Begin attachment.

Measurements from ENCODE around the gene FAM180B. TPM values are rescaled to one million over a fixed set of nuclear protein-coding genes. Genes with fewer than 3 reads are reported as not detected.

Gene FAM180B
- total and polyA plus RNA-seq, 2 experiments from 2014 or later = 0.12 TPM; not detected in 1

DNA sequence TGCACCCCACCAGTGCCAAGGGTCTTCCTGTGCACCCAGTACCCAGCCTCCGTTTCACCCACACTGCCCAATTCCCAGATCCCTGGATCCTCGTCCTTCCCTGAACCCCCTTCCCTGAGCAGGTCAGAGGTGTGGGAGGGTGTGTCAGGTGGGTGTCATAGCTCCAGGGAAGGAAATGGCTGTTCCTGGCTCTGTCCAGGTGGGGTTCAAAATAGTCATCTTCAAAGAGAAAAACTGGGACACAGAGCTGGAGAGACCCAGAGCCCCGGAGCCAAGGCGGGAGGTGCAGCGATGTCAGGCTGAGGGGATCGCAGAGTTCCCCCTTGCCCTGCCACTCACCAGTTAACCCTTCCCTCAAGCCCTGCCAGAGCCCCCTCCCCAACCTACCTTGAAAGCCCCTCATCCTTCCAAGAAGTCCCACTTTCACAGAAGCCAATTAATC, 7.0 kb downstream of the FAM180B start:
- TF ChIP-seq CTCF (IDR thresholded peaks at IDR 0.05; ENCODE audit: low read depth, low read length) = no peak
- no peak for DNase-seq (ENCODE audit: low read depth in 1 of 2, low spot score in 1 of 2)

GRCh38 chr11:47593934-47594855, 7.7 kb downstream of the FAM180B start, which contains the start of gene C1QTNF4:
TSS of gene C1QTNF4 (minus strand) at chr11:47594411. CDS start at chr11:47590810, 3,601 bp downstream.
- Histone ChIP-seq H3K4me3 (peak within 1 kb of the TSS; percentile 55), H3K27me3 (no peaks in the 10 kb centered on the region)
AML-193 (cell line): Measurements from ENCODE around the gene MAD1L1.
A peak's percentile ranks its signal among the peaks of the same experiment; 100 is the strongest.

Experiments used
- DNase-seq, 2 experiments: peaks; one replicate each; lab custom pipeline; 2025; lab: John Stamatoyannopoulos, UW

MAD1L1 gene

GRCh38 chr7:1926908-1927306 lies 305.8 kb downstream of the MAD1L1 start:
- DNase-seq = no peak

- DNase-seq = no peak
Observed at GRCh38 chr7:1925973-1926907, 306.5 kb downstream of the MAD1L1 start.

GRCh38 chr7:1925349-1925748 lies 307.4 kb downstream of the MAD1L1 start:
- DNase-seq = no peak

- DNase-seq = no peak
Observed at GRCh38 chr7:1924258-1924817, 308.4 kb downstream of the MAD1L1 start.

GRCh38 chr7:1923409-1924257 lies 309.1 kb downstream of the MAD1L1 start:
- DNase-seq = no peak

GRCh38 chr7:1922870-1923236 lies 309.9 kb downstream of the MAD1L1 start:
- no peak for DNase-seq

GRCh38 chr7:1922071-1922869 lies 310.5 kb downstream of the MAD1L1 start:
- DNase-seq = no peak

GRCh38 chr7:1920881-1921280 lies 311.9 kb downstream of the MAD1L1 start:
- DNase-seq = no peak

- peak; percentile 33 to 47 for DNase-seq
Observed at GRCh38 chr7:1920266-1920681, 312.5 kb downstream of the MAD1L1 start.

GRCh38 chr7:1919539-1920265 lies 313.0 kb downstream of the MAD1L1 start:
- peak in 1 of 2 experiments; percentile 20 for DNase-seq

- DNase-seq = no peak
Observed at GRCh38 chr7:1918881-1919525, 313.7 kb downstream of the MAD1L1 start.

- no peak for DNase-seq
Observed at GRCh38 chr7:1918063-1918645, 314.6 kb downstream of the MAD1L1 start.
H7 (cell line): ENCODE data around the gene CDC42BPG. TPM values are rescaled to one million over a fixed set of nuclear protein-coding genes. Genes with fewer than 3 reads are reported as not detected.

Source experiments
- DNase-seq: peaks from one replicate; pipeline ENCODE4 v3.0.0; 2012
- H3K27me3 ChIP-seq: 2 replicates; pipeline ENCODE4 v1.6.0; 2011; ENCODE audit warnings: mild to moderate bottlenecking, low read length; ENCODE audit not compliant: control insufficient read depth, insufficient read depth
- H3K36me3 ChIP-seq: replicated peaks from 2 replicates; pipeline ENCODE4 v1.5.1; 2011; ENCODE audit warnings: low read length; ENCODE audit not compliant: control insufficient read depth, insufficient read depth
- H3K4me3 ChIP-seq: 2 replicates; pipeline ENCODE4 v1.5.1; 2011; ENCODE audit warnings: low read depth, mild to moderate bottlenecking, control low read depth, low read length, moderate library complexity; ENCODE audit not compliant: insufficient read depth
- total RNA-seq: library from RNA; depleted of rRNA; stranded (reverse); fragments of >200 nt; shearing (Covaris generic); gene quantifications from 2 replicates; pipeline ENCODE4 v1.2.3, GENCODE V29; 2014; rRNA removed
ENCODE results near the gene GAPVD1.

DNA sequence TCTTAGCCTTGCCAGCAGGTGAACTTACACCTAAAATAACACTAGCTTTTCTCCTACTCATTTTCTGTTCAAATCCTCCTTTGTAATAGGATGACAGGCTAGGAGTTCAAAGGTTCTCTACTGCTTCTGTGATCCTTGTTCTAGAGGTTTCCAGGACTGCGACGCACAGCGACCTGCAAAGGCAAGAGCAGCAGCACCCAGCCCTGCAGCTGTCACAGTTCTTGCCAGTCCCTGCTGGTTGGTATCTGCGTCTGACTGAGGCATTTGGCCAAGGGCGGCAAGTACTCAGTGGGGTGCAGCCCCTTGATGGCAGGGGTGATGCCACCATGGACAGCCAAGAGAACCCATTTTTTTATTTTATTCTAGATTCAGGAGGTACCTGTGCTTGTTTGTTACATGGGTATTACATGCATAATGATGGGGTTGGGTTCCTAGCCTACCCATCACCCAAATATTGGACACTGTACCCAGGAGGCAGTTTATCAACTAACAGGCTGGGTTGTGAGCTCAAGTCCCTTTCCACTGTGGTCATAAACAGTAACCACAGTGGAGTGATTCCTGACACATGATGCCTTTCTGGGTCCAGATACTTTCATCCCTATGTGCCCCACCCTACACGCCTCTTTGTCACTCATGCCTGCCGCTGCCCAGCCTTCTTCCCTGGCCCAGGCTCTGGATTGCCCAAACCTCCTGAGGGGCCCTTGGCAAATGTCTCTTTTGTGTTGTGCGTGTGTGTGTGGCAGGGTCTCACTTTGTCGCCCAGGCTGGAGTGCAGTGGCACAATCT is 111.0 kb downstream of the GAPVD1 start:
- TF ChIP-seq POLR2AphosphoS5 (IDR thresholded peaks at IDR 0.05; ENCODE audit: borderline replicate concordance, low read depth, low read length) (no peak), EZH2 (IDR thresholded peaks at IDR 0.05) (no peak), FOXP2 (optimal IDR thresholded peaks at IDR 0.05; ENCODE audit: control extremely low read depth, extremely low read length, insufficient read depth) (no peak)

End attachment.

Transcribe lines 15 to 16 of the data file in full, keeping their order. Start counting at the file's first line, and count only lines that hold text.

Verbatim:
GRCh38 chr7:1926908-1927306 lies 305.8 kb downstream of the MAD1L1 start:
- DNase-seq = no peak